THE salvation that is insisted on, the Dhamma of the Tathagato, is not a speculative metaphysical salvation but it is an ignorance [of it] resulting in the attainment of knowledge absolute, annihilating all tendencies of the mind leaning towards passionate lust, anger and stupidity. In the individual there must be the desire, the persevering exertion, the energetic will to become pure and free from lust. Some individuals, by the use of their own reasoning faculties, realize the existence of the desire within to attain a nobler condition of life free from the poisoning atmosphere of sensual lust. The introduction of a metaphysical unit into the arena of practical ethics is due to ignorance of the potentialities of the human mind. The questions that trouble the weak-minded imbecile about the metaphysics of the whence, whither, and what am I, have to he brushed aside, being the dusty accumulation of ages of rationalistic indolence. Just as dust will mar the clear transparent glass if it is not daily cleaned, so the rubbish of unenlightened thinking has marred the lustre of the mind from seeing the actuality of its original purity.
The Tathagato declares that the mind in itself is bright, but by evil associations, foreign to its nature, its brightness is destroyed. The foreign accretions that have marred the purity of the mind are ill-will, hatred, harbouring of anger, self-esteem, vilifying others, cunning, hypocrisy, envy, covetousness, stubbornness, revengefulness, haughtiness, conceit, pride of physical beauty, and dilatoriness.
In the Aningana Sutta, Majjhima Nikaya, the characteristics of four different individualities are mentioned, and the individual who thinks that there is no possibility of internal spiritual development is not qualified for advancement ; he is a low man, hina purisa. The one who thinks otherwise and makes a start for the betterment of his life is a Setthapuriso he is a superior man.
The process of purification of the soiled mind, which is compared to a soiled cloth, is to remove the impurities by a determined effort, with a strong desire to become pure. In the Vatthupama Sutta, the simplified process of purification is given, viz. to arouse faith in BUDDHA, by reflecting on the supreme-wisdom of Him who is the Holy One, the Omniscient, One possessed of the eight kinds of knowledge and fifteen human perfections, the One of Excellent manners, Infinite in the comprehension of the laws of Universe, the Trainer of men, the Teacher of gods and men, the Buddha, the Blessed One. Next to the Buddha comes the Dhamma Eternal, Noble Truth that can he seen and realized in this life in complete consciousness. It is the " Bhagavata Dhammo," the Excellent Doctrine. Next to the Dhamma, the Sangha, the association of Holy Ones, exacts one's faith. He who has full faith in the Buddha receives the advantage of having realised truth. Perception of truth produces delight (pamujjam), delight produces joy (piti) joy produces serenity of body (passambhati), serenity produces happiness (Sukham), happiness produces peace of mind (cittam samadhiyati).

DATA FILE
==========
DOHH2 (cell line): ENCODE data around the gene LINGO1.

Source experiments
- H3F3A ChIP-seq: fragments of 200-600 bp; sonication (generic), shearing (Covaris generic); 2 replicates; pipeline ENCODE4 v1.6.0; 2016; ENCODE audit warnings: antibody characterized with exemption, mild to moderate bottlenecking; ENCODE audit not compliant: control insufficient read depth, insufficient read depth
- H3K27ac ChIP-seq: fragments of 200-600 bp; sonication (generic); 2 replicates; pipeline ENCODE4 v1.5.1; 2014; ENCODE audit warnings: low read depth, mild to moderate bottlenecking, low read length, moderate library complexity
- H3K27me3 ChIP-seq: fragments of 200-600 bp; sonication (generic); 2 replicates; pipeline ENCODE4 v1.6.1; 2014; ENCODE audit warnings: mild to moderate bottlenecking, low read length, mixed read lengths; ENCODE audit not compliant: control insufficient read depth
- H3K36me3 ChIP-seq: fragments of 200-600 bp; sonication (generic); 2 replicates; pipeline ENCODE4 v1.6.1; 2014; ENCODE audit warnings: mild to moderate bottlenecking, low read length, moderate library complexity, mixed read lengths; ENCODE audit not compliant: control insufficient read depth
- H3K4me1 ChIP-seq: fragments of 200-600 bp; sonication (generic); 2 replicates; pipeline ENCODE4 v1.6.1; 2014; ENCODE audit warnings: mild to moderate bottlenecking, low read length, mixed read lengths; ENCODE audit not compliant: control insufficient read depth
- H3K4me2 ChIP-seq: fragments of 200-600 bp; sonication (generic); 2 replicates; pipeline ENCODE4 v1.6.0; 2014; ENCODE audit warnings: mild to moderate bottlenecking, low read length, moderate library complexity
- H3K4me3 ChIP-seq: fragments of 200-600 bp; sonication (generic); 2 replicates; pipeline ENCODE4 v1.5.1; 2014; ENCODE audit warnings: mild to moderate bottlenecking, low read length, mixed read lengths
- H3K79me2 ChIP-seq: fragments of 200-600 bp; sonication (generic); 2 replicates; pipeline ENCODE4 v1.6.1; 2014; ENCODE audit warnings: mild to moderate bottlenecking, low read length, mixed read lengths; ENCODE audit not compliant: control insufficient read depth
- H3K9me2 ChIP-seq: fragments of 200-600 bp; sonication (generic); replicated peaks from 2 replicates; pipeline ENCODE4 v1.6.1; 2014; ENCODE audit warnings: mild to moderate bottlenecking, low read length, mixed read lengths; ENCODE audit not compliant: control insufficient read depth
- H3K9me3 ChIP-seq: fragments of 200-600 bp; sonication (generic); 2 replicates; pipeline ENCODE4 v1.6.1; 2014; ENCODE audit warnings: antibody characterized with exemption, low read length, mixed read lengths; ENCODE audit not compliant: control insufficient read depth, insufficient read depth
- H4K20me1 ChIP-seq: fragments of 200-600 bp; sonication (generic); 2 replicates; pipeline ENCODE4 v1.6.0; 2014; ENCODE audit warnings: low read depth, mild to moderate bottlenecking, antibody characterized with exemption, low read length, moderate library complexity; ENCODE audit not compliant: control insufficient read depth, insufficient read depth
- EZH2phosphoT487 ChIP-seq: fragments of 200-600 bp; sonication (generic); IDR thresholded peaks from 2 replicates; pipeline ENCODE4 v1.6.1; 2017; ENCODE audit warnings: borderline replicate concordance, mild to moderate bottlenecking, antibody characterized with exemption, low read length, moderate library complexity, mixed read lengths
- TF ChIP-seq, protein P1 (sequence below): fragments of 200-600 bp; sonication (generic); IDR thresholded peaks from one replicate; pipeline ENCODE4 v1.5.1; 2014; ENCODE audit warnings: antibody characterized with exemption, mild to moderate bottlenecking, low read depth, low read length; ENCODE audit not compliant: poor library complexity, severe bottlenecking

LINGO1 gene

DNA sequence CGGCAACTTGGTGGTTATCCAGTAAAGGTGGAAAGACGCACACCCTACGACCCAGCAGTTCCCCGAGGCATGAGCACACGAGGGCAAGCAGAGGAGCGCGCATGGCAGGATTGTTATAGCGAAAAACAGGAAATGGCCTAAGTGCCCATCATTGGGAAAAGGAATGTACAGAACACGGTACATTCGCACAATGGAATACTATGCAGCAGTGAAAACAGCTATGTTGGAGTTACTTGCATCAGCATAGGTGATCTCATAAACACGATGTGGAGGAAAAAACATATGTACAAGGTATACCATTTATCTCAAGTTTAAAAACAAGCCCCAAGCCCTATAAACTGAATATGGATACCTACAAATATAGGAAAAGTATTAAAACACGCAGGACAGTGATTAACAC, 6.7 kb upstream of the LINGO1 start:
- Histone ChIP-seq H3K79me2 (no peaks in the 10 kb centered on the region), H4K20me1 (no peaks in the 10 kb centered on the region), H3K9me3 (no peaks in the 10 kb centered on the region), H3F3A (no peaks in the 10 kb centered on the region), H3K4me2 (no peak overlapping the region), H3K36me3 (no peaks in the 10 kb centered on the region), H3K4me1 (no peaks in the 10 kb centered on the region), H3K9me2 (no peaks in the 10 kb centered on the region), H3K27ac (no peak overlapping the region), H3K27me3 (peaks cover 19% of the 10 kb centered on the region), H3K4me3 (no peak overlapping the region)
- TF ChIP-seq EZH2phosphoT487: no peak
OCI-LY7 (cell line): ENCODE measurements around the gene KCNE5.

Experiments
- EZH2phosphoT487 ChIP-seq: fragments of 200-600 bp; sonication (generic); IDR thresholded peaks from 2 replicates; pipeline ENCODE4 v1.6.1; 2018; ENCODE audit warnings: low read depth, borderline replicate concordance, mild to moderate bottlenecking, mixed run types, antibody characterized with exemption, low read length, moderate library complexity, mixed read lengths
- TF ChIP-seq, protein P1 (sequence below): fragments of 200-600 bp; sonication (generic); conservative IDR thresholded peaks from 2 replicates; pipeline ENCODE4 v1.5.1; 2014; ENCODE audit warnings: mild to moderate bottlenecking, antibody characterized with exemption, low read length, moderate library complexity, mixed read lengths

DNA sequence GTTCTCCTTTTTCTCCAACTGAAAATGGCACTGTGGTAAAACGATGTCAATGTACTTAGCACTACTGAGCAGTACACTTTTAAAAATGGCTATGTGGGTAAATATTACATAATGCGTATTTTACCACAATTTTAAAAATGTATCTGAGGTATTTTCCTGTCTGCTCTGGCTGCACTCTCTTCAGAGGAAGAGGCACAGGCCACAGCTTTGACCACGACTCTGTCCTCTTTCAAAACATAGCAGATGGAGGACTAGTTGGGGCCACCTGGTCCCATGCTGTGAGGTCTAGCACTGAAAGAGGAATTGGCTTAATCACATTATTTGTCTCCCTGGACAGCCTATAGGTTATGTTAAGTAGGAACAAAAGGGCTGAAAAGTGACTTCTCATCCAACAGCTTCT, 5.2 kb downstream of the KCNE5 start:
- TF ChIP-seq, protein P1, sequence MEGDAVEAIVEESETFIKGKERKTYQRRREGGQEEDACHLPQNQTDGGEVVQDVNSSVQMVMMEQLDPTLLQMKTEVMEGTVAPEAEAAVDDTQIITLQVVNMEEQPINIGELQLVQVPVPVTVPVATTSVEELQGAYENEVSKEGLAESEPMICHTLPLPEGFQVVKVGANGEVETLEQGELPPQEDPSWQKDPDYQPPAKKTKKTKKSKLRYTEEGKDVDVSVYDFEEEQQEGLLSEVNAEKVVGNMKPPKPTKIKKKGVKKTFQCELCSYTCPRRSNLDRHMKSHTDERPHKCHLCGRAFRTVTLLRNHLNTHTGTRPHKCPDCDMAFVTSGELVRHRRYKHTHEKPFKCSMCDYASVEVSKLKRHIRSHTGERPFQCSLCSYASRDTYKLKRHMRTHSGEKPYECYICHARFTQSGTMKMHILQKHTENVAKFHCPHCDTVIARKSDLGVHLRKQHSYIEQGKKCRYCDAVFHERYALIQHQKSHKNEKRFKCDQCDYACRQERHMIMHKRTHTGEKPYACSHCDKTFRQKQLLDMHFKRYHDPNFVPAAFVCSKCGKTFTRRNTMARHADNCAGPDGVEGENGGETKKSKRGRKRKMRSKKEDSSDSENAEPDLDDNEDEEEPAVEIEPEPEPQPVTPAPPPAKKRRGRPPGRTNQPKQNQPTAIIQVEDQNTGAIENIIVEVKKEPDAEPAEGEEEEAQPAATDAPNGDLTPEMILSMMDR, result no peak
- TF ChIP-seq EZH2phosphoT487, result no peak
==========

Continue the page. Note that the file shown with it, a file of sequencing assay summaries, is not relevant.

It is interesting to find at the end of the Vatthupama Sutta an account of the existing conditions at the time of Buddha in connection with the bathing in certain rivers which had the power of washing off sins. Sundarika Bharadvaja, a Brahman, after having finished listening to a discourse, got up and said : " Bhavam Gotamo, I am going to the river Bahuka to bathe." The Buddha said, "Brahmana, what is Bahuka river? What has Bahuka river to do with you? " The Brahman replied : " It is the (loka sammata) public opinion that the Bahuka river is merit-producing, that bathing in it washes off sins (papakamma) " Bathing in Bahuka, Phaggu, Sarassati, Payaga, was then as common as it is now, and it is instructive to observe that Buddha repudiated the idea with the observation that although daily the ignorant wash themselves, yet their black deeds remained ; and He advised the Brahman to practise universal compassion, to tell the truth, to abstain from lying, to abstain from destroying life, stealing, covetousness. At the end of the discourse the Brahman joined the Sangha as a Bhikkhu.
( Maha Bodhi Journal, 1892-1900)
To Control One's Mind by Ayya Khema